If you hold a policy in a life insurance company or a general insurance company that demutualises, you may be subject to capital gains tax (CGT) either at the time of the demutualisation or when you sell your shares (or another CGT event happens).
A company demutualises when it changes its membership interests to shares (for example, AMP, IOOF and NRMA). There are similar rules if you are a member of a non-insurance organisation that demutualises.
The insurance company may give you an option either to keep your share entitlement or to take cash by selling the shares under contract through an entity set up by the company.
If it is an Australian insurance company and you choose to keep the shares, you will not be subject to CGT until you eventually sell them or another CGT event happens. However, if you elect to sell your share entitlement to the company and take cash, you need to include any capital gain on your tax return in the income year in which you entered into the contract to sell the shares, even though you may not receive the cash until a later income year.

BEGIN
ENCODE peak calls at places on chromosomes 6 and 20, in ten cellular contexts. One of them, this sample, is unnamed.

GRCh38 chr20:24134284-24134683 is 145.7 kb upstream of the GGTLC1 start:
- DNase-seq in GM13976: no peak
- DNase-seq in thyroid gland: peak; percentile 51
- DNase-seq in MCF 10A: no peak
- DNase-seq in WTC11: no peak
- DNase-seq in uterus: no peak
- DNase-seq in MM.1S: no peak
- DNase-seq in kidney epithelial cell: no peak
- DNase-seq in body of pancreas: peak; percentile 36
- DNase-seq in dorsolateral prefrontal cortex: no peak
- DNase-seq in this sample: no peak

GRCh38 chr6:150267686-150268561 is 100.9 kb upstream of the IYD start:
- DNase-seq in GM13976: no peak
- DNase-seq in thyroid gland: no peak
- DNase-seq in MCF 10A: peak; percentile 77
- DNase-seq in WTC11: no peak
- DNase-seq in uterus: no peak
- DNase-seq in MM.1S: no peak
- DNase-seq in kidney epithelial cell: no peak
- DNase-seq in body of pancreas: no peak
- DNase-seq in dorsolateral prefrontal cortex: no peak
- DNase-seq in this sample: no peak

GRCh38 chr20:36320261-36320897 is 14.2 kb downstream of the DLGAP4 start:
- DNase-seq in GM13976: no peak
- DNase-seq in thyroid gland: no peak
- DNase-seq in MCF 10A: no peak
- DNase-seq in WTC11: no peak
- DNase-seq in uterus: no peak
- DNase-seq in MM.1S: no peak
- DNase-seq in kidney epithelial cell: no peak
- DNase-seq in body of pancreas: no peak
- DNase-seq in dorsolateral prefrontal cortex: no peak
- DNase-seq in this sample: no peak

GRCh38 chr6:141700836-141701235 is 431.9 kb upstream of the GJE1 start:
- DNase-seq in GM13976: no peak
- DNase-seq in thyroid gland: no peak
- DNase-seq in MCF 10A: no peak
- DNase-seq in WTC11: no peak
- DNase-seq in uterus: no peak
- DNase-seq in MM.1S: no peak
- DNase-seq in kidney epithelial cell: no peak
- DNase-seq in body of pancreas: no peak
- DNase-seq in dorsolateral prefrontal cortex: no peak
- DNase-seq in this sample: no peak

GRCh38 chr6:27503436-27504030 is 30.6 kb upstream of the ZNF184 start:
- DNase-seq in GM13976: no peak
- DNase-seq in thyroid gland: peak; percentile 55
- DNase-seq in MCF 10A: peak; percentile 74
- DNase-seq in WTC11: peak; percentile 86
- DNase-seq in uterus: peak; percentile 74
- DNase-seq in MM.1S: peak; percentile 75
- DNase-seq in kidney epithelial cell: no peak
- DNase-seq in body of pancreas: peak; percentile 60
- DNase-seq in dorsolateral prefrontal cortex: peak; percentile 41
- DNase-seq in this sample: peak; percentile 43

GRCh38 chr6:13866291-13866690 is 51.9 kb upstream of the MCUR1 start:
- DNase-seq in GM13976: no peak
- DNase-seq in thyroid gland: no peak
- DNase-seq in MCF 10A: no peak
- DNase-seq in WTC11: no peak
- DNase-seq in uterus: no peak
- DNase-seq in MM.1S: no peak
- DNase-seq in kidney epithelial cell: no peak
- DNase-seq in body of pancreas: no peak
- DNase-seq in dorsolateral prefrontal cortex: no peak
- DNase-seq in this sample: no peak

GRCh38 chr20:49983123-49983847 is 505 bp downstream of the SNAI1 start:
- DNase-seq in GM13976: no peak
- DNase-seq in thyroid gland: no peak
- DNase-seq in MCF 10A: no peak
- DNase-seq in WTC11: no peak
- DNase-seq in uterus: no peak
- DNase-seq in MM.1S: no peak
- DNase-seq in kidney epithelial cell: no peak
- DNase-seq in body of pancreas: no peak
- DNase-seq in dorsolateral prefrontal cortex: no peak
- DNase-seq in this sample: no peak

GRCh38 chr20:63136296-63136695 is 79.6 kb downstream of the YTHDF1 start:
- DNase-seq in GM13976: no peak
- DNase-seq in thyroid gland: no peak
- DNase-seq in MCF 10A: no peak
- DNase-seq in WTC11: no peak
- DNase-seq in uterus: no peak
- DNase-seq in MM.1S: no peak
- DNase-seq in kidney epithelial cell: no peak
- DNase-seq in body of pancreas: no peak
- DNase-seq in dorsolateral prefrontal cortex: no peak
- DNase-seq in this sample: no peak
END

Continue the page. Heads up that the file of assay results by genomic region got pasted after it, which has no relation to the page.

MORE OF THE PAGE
The demutualising company will write to all potential ‘shareholders’ and advise them of the acquisition cost in each instance. The acquisition cost is sometimes referred to as the ‘embedded value’. Even though you did not pay anything to acquire the shares, they have a value that is used as the cost base and reduced cost base for CGT purposes.
If you sell your shares before the insurance company is listed on the stock exchange and you make a capital loss, you disregard the loss.
If you hold a policy in an overseas insurance company that demutualises, you may be subject to CGT at the time of the demutualisation. Phone us for advice (on 13 28 61) if this applies to you.
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